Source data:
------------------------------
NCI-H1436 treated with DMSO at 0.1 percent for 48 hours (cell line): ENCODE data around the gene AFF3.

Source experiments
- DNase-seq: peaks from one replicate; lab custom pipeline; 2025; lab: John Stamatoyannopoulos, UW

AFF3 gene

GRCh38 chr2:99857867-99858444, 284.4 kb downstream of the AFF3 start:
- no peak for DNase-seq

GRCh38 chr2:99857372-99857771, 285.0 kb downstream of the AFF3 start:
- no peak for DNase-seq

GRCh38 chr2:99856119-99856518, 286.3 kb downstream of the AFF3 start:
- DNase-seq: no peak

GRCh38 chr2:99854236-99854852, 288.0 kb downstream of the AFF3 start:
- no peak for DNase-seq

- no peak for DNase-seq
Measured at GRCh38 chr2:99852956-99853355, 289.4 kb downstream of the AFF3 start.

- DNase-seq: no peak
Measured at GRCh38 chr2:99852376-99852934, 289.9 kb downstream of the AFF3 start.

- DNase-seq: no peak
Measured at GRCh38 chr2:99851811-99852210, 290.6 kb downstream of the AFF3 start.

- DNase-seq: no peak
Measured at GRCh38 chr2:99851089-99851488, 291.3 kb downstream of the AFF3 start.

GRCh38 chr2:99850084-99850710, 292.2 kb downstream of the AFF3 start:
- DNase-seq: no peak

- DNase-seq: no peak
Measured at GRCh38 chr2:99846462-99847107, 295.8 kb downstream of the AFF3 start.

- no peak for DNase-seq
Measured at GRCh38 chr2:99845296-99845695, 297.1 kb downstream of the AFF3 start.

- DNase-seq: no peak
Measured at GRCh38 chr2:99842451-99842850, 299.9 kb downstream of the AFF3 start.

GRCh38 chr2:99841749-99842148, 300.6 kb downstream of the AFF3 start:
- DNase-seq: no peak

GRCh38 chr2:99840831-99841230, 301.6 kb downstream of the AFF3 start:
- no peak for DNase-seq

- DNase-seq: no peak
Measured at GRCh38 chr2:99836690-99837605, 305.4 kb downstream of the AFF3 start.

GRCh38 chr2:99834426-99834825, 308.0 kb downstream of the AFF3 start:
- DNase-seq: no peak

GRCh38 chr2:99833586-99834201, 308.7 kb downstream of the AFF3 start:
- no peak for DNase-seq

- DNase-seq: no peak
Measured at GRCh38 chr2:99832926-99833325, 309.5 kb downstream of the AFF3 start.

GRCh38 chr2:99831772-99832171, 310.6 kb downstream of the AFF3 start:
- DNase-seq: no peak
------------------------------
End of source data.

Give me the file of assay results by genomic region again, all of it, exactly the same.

NCI-H1436 treated with DMSO at 0.1 percent for 48 hours (cell line): ENCODE data around the gene AFF3.

Source experiments
- DNase-seq: peaks from one replicate; lab custom pipeline; 2025; lab: John Stamatoyannopoulos, UW

AFF3 gene

GRCh38 chr2:99857867-99858444, 284.4 kb downstream of the AFF3 start:
- no peak for DNase-seq

GRCh38 chr2:99857372-99857771, 285.0 kb downstream of the AFF3 start:
- no peak for DNase-seq

GRCh38 chr2:99856119-99856518, 286.3 kb downstream of the AFF3 start:
- DNase-seq: no peak

GRCh38 chr2:99854236-99854852, 288.0 kb downstream of the AFF3 start:
- no peak for DNase-seq

- no peak for DNase-seq
Measured at GRCh38 chr2:99852956-99853355, 289.4 kb downstream of the AFF3 start.

- DNase-seq: no peak
Measured at GRCh38 chr2:99852376-99852934, 289.9 kb downstream of the AFF3 start.

- DNase-seq: no peak
Measured at GRCh38 chr2:99851811-99852210, 290.6 kb downstream of the AFF3 start.

- DNase-seq: no peak
Measured at GRCh38 chr2:99851089-99851488, 291.3 kb downstream of the AFF3 start.

GRCh38 chr2:99850084-99850710, 292.2 kb downstream of the AFF3 start:
- DNase-seq: no peak

- DNase-seq: no peak
Measured at GRCh38 chr2:99846462-99847107, 295.8 kb downstream of the AFF3 start.

- no peak for DNase-seq
Measured at GRCh38 chr2:99845296-99845695, 297.1 kb downstream of the AFF3 start.

- DNase-seq: no peak
Measured at GRCh38 chr2:99842451-99842850, 299.9 kb downstream of the AFF3 start.

GRCh38 chr2:99841749-99842148, 300.6 kb downstream of the AFF3 start:
- DNase-seq: no peak

GRCh38 chr2:99840831-99841230, 301.6 kb downstream of the AFF3 start:
- no peak for DNase-seq

- DNase-seq: no peak
Measured at GRCh38 chr2:99836690-99837605, 305.4 kb downstream of the AFF3 start.

GRCh38 chr2:99834426-99834825, 308.0 kb downstream of the AFF3 start:
- DNase-seq: no peak

GRCh38 chr2:99833586-99834201, 308.7 kb downstream of the AFF3 start:
- no peak for DNase-seq

- DNase-seq: no peak
Measured at GRCh38 chr2:99832926-99833325, 309.5 kb downstream of the AFF3 start.

GRCh38 chr2:99831772-99832171, 310.6 kb downstream of the AFF3 start:
- DNase-seq: no peak